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OLD-BAILEY. - Presbyterian, Extinct.
was made of the author's works in 1746, in two volumes, Svo. to which are added, Memoirs of his Life, written by his son, Sollom Emlyn, Esq.
Mr. Emlyn, who was naturally of a very cheerful and lively temper, enjoyed a good state of health through the greatest part of his life, the gout excepted; which, by degrees, impared his constitution, and rendered him exceedingly freeble during his two or three last years. He fell a martyr to it on the 30th of July, 1745, in the seventy-ninth year of his
age. Mr. Emlyn was one of the most eminent Divines of the Arian persuasion which this country has preduced. His works are written with great ability on that side of the question, and still coutinue in considerable reputation amongst those who embrace it. He was what is now called an high Arian, believing our Blessed Saviour to be first of derived beings, the Creator of the world, and an object of worship. At the conclusion of the Memoirs of his Life it is asserted, that “ he was one of the brightest examples of substantial, unaffected piety,' of serious rational devotion, of a steady unshaken integrity, and an undaunted Christian courage." His son, Mr. Sollom Emlyn, who was bred to the law, and became an eminent counsellor, was employed to publish Lord Chief Justice Hale’s “ History of the Pleas of the Crown,” which he did in 1736, in two volumes folio, together with a preface and large notes. *
Memoirs of the Life and Writings of Thomas Emlyn.--Biog. Britan.
In the reign of Charles II. the nonconformists had meeting-house in Salisbury-court, in Fleet-street. It consisted of four rooms, opening the one into the other. A Mr. John Fowl, who followed the profession of a schoolmaster, is said by Maitland to have been the occupier of it during the time of the plague, in 1665. The dreadful fire succeeding to that dismal calamity in the following year, a sad desolation took place among the places of worship set apart for parochial use. Many clergymen, deprived of their own churches, were suffered to invade the property of their neighbours, and in those lawless times several meetinghouses in this manner fell into their hands. That in Salisbury-court was marked by this fate. As when the parish churches were rebuilt, the clergy gave up their ill-gotten temporary refuges, so they again reverted to the nonconformists. The meeting-house in Salisbury-court was afterwards occupied by Mr. Christopher Nesse, who settled in London, in 1675, and preached there for about thirty years, till his death. What became of his congregation, or of the meeting-house afterwards, we find no mention ; but the former was probably dissolved, and the latter laken down at an early part of the eighteenth century. Of Mr. Nesse we will present the reader with the following brief account.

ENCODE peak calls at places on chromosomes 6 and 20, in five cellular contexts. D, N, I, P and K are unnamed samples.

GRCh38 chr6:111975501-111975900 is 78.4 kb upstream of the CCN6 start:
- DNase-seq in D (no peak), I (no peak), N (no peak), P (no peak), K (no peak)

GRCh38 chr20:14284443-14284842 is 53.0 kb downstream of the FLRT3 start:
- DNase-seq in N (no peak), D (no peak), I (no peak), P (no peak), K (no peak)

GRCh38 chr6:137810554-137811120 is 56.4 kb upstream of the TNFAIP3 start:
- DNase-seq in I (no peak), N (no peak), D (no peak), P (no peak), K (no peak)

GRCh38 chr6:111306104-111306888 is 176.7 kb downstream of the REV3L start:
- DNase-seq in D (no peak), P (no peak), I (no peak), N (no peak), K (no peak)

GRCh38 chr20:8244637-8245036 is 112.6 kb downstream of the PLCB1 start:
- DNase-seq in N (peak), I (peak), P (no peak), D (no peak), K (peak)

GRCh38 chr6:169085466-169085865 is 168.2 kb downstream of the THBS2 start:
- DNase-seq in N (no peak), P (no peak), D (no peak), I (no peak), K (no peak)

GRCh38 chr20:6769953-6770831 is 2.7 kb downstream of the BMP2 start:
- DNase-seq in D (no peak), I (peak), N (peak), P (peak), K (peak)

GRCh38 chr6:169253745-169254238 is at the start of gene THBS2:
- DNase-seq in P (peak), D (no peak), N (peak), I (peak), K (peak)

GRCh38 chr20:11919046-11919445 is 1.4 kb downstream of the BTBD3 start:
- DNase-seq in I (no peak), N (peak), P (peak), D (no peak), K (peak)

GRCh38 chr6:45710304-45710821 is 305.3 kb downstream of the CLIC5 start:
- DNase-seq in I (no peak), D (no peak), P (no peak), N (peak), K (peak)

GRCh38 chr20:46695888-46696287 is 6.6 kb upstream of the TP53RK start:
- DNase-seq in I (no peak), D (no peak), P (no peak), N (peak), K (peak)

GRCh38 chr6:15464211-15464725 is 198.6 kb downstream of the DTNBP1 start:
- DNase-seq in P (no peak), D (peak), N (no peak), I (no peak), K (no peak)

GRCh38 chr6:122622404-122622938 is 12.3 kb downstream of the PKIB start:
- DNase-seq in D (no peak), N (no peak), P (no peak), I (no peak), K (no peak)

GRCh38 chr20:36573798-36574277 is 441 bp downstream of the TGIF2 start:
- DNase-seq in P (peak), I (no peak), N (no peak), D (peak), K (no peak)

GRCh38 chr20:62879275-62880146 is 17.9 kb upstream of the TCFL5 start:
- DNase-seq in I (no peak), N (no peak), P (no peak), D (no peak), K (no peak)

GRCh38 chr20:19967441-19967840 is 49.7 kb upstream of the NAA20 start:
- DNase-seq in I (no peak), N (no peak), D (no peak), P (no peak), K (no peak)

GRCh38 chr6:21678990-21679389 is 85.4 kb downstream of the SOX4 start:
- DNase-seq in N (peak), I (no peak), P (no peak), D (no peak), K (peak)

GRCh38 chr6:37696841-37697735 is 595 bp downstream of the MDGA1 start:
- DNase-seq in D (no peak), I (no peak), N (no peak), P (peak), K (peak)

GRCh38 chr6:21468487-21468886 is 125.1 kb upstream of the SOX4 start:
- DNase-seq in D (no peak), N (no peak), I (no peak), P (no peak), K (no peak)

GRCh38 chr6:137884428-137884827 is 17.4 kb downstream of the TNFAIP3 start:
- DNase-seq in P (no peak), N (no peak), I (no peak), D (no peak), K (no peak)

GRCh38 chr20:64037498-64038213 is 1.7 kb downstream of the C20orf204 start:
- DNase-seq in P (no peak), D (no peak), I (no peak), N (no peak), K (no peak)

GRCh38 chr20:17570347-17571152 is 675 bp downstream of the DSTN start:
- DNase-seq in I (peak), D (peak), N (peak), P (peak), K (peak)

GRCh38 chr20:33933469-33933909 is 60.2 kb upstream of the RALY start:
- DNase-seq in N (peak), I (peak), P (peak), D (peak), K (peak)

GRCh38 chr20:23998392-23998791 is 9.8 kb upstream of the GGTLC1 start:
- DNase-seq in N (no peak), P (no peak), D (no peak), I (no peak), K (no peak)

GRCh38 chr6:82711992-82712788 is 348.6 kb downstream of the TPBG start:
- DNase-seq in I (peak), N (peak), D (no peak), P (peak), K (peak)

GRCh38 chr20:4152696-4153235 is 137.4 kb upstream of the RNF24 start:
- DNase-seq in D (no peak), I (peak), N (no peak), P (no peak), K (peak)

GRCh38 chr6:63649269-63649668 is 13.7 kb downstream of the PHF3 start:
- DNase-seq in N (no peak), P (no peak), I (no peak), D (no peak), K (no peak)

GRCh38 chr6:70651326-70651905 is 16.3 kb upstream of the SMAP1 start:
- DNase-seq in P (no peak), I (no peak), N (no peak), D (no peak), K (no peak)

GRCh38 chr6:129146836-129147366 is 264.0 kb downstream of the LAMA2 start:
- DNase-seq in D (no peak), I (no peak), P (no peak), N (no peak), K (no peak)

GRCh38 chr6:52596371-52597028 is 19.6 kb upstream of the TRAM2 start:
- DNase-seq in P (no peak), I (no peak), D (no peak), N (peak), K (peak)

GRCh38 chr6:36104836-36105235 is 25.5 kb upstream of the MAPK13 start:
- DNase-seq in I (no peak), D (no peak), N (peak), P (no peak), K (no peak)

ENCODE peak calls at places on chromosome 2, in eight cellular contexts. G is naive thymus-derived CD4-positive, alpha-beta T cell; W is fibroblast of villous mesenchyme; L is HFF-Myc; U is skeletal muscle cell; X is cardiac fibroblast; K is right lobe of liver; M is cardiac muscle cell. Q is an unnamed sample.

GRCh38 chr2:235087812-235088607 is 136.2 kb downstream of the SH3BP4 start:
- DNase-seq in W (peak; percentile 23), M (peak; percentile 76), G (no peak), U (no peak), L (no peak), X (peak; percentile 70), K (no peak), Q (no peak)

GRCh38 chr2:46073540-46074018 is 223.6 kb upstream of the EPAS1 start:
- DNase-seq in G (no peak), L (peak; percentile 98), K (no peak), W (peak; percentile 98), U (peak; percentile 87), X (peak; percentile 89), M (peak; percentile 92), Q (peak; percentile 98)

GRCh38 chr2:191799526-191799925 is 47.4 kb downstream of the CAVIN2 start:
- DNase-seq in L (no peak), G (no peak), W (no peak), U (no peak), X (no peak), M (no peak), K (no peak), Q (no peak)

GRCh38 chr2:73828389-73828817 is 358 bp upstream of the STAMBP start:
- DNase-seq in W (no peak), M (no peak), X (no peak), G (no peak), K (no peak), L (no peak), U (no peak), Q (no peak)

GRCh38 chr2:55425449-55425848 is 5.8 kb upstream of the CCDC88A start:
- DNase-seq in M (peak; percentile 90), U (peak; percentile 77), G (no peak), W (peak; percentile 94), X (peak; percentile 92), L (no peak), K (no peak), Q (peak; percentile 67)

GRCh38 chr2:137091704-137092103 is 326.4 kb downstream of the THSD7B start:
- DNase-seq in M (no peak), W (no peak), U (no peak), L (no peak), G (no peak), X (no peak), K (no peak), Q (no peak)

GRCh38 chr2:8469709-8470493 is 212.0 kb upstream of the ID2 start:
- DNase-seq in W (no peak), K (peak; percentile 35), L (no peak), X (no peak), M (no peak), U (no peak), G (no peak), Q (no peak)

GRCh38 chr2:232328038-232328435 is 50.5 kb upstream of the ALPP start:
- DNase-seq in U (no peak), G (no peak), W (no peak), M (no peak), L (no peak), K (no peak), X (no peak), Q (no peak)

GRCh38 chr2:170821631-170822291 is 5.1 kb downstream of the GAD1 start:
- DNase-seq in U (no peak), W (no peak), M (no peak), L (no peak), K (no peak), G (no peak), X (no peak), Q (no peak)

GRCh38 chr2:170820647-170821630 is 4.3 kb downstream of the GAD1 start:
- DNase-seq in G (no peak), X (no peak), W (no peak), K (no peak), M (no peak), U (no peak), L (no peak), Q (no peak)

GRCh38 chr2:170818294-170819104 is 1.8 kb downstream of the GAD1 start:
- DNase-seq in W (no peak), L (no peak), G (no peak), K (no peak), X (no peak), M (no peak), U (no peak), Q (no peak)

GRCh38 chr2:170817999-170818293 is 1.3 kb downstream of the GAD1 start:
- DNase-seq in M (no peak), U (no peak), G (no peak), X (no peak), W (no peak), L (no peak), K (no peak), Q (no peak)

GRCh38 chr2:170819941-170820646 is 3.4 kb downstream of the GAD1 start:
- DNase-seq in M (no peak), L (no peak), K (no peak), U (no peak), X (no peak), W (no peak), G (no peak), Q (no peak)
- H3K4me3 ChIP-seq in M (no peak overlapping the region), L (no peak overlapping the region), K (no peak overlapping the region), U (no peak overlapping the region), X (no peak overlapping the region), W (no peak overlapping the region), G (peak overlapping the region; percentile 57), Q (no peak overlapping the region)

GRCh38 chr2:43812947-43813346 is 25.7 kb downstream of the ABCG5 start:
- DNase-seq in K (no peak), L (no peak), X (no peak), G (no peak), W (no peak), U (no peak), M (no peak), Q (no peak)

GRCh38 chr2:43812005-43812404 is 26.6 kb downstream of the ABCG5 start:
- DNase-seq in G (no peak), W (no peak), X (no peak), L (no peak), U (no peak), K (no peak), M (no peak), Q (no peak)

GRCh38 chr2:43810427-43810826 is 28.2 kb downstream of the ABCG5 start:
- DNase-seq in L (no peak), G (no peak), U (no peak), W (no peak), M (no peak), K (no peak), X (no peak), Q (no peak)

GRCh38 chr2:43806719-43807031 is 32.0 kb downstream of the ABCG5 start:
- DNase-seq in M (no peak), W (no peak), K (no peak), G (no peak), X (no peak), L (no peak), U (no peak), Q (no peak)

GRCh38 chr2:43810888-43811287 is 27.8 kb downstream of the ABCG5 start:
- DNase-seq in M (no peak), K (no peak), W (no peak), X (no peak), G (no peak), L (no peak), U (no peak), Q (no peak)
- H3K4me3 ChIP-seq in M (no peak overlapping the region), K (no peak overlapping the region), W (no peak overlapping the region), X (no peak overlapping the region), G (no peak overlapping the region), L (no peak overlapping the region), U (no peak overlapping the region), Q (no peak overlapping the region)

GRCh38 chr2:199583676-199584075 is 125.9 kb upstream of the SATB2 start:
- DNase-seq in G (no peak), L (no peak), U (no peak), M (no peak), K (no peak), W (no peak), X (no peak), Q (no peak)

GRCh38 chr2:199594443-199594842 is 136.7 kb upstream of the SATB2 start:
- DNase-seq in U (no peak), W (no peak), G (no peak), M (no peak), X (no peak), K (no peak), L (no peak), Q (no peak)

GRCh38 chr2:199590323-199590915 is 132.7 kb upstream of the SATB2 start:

CHRISTOPHER Nesse, M. A. author of a valuable commentary on the Old and New Testaments, was born on the 26th of December, 1621 ; being the son of Thomas Nesse, of North-Cowes, in the East Riding of the county
of York. He received his grammar-learning under Dr. Lazarus Seaman; and at sixteen years of age, was sent to St. John's College, in Cambridge. Having spent seven years in Cambridge, the civil wars being then breaking out, he retired into the country, and preached for a time at CliffeChapel, under the inspection of his uncle Bearcliffe, an entinent Divine, and vicar of North-Cowes. From thence he received a call to Holderness, and after a few years to Beverley, where he taught school, and preached occasionally. Dr. Winter removing to Ireland, in 1650, and being soon afterwards elected Provost of Trinity College, in Dublin, resigned to Mr. Nesse his living of Cottingham, near Hull, worth four hundred per annum. There he was instrumental in the conversion of many souls, particularly Thomas Raspin, a grey-headed old man, and one of the most substantial in that town. After some rears, he had a call from thence to Leeds, in which place lie was also made very useful. From the year 1656 to 1660, he was lecturer in the church where Mr. Stiles preached ; and continued so under his successor, Dr. Lake, afterwards Bishop of Chichester. Between this last person and Mr. Nesse, there was the same uncomfortable clashing as was formerly at the Temple, between Mr. Hooker and Mr. Travers ; that which was delivered in the forenoon being confuted in the afternoon, till Bartholomew-day, 1662, when Mr. Nesse was ejected for nonconformity, and preached in private. The Duke of Buckingham would have complimented him into conformity, as related by himself in one of his books.* Upon the Five-Mile Act taking place, he removed to Clayton, and from thence to Morley. When the times grew more favourable, he had a house of his own at Hunslet, where he instructed youth, and preached - in private, till 1672, when the principal riding-house being converted into a place of worship, he preached there publicly to a numer